Managing Your Freelance-Writing Business When “Life Happens”

4 minute read

All the three-word clichés surround you. Let it go. Get over it. Get a grip. Blue skies ahead. Live. Laugh. Love. My favorite — Eat. Pray. Love.

You may be moving to a new city or country, ending a marriage, grieving the loss of a loved one, or navigating one of a myriad of human conditions that qualifies as “a big change.”

Running your freelance business during a major life change can feel like an extra challenge.

The boon and the bane of running a freelance business is that it’s all on you. Sometimes, that means flexibility to work as you like… and other times, it means shouldering additional responsibility while navigating a big life change.

With the right mindset and a few simple steps, you can do it. Here are a few tips to manage your business while navigating a big life change.

Tips to Keep Your Business Running
During Personal Turmoil

  1. Make self-care a non-negotiable

    Brené Brown calls it “radical self-care.” When struggling with a big change, radical self-care for me means going for a weekly massage, getting on the yoga mat every day (even if all I do is sit silently), drinking enough water, eating twice a day, and journaling.

    Decide what radical self-care means to you and create boundaries for yourself. Your boundaries remind you what you’ve agreed to do for yourself (eat well, drink enough water, do 15 minutes of movement, for example), as well as what you’ve decided to avoid (smoking, too much alcohol, excessive spending, doom scrolling).

    Be honest about your self-soothing (and self-sabotaging) behaviors in times of distress. Do you forget to eat, shop too much, spend too many hours on your phone, or sit all day on the couch?

    Then, create small, reasonable boundaries for yourself to do more of what lifts you up and less of what sends you spiraling.

  2. Befriend systems and structures

    It’s counterintuitive, but systems create flexibility instead of stifling it. Creating a system and structure for your days makes it easier to care for yourself and your business. For instance, when undergoing a personal change four years ago, I started my workday with 15 minutes of marketing. I realized that, if I put it off, it rarely got done, so I made it my first thing.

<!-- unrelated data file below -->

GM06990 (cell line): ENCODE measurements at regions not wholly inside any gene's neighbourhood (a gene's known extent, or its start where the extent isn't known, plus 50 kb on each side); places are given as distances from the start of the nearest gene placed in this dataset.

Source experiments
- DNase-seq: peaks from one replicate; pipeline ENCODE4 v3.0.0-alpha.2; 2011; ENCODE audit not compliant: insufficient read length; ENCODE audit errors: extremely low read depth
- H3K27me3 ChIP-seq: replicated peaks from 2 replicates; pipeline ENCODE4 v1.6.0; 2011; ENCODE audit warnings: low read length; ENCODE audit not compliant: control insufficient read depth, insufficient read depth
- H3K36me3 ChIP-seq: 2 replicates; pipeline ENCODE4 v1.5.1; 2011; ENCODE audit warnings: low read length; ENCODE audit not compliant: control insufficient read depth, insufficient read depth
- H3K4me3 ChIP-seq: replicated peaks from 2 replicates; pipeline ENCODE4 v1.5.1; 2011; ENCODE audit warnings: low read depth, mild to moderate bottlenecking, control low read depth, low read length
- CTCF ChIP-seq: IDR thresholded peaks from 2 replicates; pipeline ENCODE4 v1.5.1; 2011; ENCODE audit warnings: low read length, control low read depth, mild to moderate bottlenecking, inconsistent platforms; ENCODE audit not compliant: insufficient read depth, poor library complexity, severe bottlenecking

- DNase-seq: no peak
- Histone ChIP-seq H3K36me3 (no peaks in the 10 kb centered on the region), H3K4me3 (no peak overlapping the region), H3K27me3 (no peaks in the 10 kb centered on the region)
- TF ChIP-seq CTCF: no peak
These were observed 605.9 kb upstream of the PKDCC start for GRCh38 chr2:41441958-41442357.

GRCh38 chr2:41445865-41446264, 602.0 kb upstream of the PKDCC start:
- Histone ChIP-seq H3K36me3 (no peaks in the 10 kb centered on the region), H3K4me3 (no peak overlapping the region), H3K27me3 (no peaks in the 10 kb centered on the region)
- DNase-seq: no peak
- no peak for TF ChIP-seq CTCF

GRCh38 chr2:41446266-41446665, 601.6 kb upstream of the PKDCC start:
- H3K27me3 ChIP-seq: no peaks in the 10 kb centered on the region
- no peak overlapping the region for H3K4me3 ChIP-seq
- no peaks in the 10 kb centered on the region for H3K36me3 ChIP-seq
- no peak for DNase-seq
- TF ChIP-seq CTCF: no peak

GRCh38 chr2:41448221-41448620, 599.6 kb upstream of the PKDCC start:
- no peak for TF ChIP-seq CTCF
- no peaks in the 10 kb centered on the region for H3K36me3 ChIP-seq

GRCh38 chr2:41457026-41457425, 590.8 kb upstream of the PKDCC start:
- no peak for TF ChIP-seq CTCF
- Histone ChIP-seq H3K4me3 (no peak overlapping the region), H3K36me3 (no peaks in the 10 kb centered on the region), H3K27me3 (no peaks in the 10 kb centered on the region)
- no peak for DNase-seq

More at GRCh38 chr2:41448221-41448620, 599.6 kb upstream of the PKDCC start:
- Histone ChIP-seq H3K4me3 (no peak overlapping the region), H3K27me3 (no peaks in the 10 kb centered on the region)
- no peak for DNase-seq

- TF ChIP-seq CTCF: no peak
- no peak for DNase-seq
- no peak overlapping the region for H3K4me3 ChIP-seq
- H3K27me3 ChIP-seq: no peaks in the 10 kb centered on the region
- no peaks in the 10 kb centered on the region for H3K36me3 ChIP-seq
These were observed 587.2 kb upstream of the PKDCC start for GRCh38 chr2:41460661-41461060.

Since then, my first task every day is marketing. I post on LinkedIn, reply to prospects, send proposals, send LOIs, comment on LinkedIn posts, and connect with prospects. Starting my workday with 15 minutes of marketing gets me in work mode and helps me keep my calendar full.

    Similarly, you can structure your weeks and months. For example, I work four days a week. Within the week, I can decide which days I work. Sometimes, I take Monday off. If I start strong on Monday, I take Wednesday off or start the weekend early on Friday.

    Create systems and structures in your business and personal life to support yourself and make progress on your most important to-dos.

  3. Offload, outsource, delegate

    When you have energy to spare, you can kickstart projects and brainstorm new ideas and still feel like you have time to spare. But in challenging periods, your battery runs low. So now, you want to focus on the most important things and do them well with the energy you have.